Kenya:Getting it right: the security agencies in modern society.

By Robin Ramsay “ Lobster  has had its moments.  It has been denounced  in the House of Commons... ” “ Where were the  shouts of derision ... when MI5 and MI6... overspent the budgets on their new builings by  £200 million ... why do MPs take no notice... The Labour Party's passivity... is a more compled phenomenon... ” “ A member of [Neil Kinnock's] personal staff actually phoned 'Spycatcher' Peter Wright in Australia...  every phone within a mile of Wright and his legal team was tapped of course... the information about the call from Kinnock's office was duly passed -- presumably from the NSA via GCHQ -- to the Tories. Mrs Thatcher then stood up in the Commons and denounced Kinnock for talking to a traitor... [Kinnock] should have asked how she knew the contents of the phone call... ” “ Peter Mandelson...  has been around MI6 since his early 20s ... Four of the Blair cabinet are alumni of the Anglo-American elite group the British American Project; three o

The influence of intelligence services on the British left:Kenya Scenario

The influence of intelligence services on the British left A talk given by Robin Ramsay to Labour Party branches in late 1996 This is an adaptation and massive compression of the pamphlet The  Clandestine Caucus  written and published by Robin Ramsay in 1996. In that the sources for most of the claims contained in this talk are to be found. Dirty tricks and covert operations In the official theory of British politics the state in general and the intelligence services in particular have no role. This is what I think of as the Disney version of politics; and this is the one that is still largely taught in British universities and regurgitated by the mass media. In the Disney version, the state is neutral. Interests in society align with political parties; and the parties contest elections. The election winners form governments whose policies are then implemented by the state. This was the view, for example, of Ron Hayward, the General Secretary of the Labour Party. In 1974 Hayward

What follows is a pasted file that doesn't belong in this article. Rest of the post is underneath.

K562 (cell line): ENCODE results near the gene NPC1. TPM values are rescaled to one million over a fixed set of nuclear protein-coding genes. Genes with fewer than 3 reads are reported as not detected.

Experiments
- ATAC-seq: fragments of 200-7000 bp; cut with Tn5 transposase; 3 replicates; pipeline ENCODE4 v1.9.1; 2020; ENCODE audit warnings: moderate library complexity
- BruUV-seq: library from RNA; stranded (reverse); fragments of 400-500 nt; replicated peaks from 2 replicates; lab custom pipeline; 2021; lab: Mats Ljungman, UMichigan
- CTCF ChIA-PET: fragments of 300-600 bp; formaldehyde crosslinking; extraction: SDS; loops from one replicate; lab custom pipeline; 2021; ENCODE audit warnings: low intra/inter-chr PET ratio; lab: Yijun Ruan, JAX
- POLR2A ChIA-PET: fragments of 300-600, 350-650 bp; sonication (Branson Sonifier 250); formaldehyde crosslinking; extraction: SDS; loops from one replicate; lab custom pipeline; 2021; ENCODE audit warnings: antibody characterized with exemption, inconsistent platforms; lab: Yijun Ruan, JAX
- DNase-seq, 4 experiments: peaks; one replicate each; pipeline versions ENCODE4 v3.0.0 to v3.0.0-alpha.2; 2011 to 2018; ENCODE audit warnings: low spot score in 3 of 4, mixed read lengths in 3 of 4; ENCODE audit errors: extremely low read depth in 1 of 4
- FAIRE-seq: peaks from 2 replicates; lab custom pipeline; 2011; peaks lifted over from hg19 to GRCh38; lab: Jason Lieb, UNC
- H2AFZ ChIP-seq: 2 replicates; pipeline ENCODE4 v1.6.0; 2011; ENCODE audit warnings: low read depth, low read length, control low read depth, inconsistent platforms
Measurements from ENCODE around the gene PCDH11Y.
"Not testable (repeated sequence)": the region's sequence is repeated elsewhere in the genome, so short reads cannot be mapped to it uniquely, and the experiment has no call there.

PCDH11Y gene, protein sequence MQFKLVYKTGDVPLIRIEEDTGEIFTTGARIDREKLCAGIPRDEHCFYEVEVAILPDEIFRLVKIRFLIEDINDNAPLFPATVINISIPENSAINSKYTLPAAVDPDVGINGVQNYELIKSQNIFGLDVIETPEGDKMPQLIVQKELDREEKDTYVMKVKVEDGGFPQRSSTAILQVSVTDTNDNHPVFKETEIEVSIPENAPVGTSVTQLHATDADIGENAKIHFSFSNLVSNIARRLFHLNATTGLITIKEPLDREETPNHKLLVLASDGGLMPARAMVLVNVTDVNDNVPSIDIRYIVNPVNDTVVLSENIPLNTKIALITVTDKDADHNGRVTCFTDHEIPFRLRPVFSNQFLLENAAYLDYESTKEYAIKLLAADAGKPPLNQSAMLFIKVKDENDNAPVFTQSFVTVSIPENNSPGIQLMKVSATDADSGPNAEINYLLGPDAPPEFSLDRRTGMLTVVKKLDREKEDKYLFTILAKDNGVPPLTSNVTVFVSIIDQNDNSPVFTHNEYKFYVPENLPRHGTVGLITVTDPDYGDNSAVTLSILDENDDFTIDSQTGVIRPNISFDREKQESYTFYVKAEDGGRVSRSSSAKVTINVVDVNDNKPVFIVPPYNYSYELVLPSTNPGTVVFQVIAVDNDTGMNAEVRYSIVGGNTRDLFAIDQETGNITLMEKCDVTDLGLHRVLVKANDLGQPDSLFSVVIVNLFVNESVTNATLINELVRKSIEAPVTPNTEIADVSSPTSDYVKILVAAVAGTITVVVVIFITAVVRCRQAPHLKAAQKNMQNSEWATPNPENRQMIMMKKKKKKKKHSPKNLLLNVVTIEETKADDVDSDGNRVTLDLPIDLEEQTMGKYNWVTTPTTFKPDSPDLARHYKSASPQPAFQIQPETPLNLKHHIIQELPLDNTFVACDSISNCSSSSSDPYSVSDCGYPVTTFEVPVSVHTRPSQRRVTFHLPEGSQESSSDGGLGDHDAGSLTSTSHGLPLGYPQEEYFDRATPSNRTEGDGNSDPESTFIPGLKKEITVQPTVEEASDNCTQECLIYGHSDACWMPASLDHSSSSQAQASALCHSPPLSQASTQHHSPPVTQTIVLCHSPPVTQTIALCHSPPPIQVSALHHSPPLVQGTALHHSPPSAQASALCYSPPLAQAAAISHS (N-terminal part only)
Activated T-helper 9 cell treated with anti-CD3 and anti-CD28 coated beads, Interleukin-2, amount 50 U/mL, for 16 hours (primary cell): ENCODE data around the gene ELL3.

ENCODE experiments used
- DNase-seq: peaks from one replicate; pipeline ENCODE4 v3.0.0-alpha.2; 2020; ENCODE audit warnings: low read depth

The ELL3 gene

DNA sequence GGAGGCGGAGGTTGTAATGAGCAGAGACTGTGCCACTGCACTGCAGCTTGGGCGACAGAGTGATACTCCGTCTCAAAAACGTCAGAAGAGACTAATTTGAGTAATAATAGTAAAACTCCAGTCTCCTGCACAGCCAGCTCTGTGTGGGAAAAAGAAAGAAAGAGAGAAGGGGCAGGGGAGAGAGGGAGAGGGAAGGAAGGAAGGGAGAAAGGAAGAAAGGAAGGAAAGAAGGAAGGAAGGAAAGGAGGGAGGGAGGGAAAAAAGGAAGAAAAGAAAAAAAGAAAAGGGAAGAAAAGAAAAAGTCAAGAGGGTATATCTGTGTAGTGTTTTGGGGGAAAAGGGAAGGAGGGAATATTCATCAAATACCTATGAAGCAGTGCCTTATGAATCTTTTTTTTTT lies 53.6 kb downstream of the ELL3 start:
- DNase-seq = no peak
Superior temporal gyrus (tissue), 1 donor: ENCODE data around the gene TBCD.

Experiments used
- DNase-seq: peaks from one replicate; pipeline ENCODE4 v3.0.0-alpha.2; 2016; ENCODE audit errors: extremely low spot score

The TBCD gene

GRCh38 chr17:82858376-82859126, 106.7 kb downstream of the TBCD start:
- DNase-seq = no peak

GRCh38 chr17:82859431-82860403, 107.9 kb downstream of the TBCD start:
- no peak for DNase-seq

Mobile Phones: How To Trace A Mobile Number?